It can only make the community go backwards. It can have an adverse effect on both parties. The females because they are not being listened to and they are powerless in their community. But it can also affect the males because they might feel that they are under too much pressure and that they are given more power because of their masculinity. They may therefore refrain from participating in other activities in order to protect their identity and status within that community. From the research shown in (A Sense of Belonging 1997), it is clear to see that there are many main stakeholders in the local communities.
These include: The Church The adults The police The paramilitaries These four stakeholders bring forward many positive and negative aspects towards the local communities in rural areas. The church has given neither Catholics nor Protestants any real knowledge about their lives. Most feel that the Church is outdated and they feel that it has little relevance to their present lives. Some young people actually think that it causes divisions and conflict within communities. The young people cannot relate to the Church teachings and this can be influencing the decline of organised religion.
However, there are some young people who feel that the Church isn’t given enough credit for the work that they do in the local communities. Ecumenical events such as carol services and fund-raising activities can give the young people in rural communities a sense of belonging and purpose. The young people are also aware that it is the clergy who have the most access to youth resources such as halls and schools etc. They also acknowledge the fact that the Church is one of the main bodies actually providing youth groups and facilities in the form of scouts and GB etc.
As adults are seen by young people in the community as the ones with the most power, they have a considerable amount of control. They are often seen as being out of touch with the young people of today and this can be summed up in one simple phrase, “when I was your age… ” This in turn reminds me of the old saying that the oppressed become the oppressors. The young people can do relatively little without the consent of an adult, and their actions are under much greater scrutiny compared to those of significant social standing in the community.
However, adults also have to be seen as the young people of the past. They were once like the young people of today. They too felt powerless, trapped and oppressed but now that they are older they can seethe relevance of it. The adults are seen as role models for the young people, and important role models they are. It’s up to the young people to interpret this as positive or negative. However, the young people usually realise that it is the adults that lead and facilitate the youth groups and they respect them for that. They appreciate the time and energy put in by the adults in leisure activities etc.
A factor that may drive the young people on is the fact that they are where they are because of the efforts of the adults of the previous generation. This can help them gain a sense of perspective and appreciate and respect the adults. The police are generally not welcome in the rural areas researched. Young people from both Catholic and Protestant backgrounds share a dislike of the police. Some of this dislike comes from the perceived political and religious differences of the young people. There is no way that the police are accepted as part of the community, although they have to be tolerated.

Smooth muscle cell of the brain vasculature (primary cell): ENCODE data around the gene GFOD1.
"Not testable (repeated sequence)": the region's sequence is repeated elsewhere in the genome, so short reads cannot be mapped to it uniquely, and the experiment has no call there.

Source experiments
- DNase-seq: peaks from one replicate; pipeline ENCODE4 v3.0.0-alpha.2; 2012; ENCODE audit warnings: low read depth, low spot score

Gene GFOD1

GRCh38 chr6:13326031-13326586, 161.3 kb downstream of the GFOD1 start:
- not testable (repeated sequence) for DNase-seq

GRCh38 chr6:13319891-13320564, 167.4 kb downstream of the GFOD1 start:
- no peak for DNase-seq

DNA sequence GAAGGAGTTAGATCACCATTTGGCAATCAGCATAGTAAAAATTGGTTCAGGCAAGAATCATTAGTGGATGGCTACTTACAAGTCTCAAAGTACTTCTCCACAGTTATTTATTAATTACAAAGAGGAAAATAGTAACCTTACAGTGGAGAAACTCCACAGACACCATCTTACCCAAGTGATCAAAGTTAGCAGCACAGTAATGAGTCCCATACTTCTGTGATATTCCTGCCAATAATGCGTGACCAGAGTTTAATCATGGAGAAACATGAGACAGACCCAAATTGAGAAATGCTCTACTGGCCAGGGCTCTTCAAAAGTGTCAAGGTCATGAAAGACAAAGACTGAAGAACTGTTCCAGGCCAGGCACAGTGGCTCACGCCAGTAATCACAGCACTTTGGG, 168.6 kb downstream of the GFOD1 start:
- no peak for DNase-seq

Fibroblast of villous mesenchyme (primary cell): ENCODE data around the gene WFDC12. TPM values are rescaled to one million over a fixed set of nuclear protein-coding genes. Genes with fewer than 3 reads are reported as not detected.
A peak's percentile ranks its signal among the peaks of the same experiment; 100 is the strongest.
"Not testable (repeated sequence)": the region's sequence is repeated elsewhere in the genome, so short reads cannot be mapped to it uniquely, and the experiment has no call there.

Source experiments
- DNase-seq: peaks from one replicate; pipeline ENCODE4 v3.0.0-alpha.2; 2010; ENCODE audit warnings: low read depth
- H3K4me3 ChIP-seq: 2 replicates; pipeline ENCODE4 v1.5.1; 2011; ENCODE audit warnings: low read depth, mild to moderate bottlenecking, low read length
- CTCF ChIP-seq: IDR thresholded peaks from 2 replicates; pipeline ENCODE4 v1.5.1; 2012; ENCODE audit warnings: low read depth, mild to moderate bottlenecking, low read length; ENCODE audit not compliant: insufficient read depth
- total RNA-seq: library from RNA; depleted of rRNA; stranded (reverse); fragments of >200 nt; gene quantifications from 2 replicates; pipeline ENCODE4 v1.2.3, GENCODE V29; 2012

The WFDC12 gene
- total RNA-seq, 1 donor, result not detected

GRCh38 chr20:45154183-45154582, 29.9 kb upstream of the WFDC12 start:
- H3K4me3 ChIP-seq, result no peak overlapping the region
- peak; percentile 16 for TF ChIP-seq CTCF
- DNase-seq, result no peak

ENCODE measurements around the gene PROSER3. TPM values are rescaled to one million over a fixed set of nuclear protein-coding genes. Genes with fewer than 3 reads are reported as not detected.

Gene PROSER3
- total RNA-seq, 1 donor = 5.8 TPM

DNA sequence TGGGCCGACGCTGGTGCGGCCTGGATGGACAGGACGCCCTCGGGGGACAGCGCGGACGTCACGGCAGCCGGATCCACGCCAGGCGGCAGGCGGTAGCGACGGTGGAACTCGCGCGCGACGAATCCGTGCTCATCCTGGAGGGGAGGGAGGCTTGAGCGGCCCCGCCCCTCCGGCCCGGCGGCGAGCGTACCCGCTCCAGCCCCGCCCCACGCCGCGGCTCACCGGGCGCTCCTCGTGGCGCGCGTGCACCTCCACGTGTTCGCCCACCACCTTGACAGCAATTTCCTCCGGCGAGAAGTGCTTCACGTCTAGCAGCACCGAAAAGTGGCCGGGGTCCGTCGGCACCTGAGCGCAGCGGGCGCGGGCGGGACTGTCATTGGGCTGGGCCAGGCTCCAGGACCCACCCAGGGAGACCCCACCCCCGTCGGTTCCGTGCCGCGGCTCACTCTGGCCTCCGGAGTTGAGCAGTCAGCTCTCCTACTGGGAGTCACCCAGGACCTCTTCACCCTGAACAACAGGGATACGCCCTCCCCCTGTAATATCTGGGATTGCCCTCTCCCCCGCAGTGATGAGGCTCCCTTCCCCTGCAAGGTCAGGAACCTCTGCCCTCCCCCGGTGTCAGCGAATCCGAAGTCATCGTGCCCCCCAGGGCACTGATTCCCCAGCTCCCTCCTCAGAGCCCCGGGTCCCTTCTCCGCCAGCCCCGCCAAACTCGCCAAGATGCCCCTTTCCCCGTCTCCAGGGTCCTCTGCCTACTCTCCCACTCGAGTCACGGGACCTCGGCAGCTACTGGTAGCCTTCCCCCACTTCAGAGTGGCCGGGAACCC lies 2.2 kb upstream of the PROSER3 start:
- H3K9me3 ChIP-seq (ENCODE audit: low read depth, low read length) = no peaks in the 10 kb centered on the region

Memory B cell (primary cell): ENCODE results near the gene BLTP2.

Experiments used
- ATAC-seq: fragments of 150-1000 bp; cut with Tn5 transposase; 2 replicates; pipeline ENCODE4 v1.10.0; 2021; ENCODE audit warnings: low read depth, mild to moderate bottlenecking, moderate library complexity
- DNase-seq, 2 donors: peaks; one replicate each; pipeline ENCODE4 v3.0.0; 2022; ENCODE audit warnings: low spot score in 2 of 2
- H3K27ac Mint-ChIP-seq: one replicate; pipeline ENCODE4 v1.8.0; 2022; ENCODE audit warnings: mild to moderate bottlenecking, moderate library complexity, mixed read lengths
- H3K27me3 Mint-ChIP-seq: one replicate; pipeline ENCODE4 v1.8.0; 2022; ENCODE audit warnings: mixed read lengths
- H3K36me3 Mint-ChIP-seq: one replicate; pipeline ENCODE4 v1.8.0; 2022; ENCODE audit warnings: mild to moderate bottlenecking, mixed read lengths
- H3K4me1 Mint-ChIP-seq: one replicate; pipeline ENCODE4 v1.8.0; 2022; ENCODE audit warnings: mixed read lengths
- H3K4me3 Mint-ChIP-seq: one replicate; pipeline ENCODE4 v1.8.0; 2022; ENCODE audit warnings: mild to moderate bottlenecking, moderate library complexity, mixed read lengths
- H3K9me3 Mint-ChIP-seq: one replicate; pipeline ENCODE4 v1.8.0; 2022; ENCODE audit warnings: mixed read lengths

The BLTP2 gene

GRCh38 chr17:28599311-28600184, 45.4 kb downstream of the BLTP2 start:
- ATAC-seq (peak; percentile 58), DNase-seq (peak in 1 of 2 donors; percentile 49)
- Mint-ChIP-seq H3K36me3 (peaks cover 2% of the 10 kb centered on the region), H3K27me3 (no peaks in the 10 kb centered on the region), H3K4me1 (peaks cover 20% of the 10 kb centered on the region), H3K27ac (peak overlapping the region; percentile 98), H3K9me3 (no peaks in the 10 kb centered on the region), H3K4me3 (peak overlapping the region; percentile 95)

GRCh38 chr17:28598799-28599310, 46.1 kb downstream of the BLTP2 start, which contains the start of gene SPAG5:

Because young people are aware that the police force has a higher percentage of Protestants, they feel that there may be pressure from their colleagues to behave in a biased fashion. “It depends what side you’re on” (Paul, aged 17) (A Sense of Belonging 1997) Paramilitary influence is looked upon by the young people, regardless of gender or age, as being virtually non-existent in the areas researched. They are seen to be more connected to more urban areas and/or the drug scene. In areas where paramilitary activity may be considered ‘legitimate’ by some, it is not sanctioned by the rest of the community.
Because the rural towns are so close-knit, any paramilitary activity by a member would be recognised and found out. A key stakeholder which has a different type of influence on the young people in rural communities is Youth Action Northern Ireland. Youth Action NI recognise the achievements of the young people by presenting them with ‘Youth Achievement Awards’. These awards were developed to recognise and accredit young people’s achievements through their normal participation in youth work. The awards scheme actively engages the young people’s decision making and it succeeds in giving them ownership in their personal development.
Youth Action NI focus on working with urban and rural young people between the ages of 10 and 25, particularly targeting the older age range of 14 to 25. They work in partnership with transnational organisations to share practice and provide international opportunities for the young people. During the last fifteen to twenty years there has been a significant growth in the number of community development groups in rural areas. In 1990 a Rural Development Group was drawn up with the Department of Agriculture.
A Rural Development Division was then established to ‘actively promote development by providing a coordinated integrated statutory financial response to projects generated at a community level. ” (A Sense of Belonging 1997) This integrated programme created a Rural Development Council (RDC). The Rural Development Council attempted a holistic approach to rural regeneration. The youth service policy is largely based on the concept of vertical development. It focuses on the developmental needs of a client group and developing practice based around personal and social development.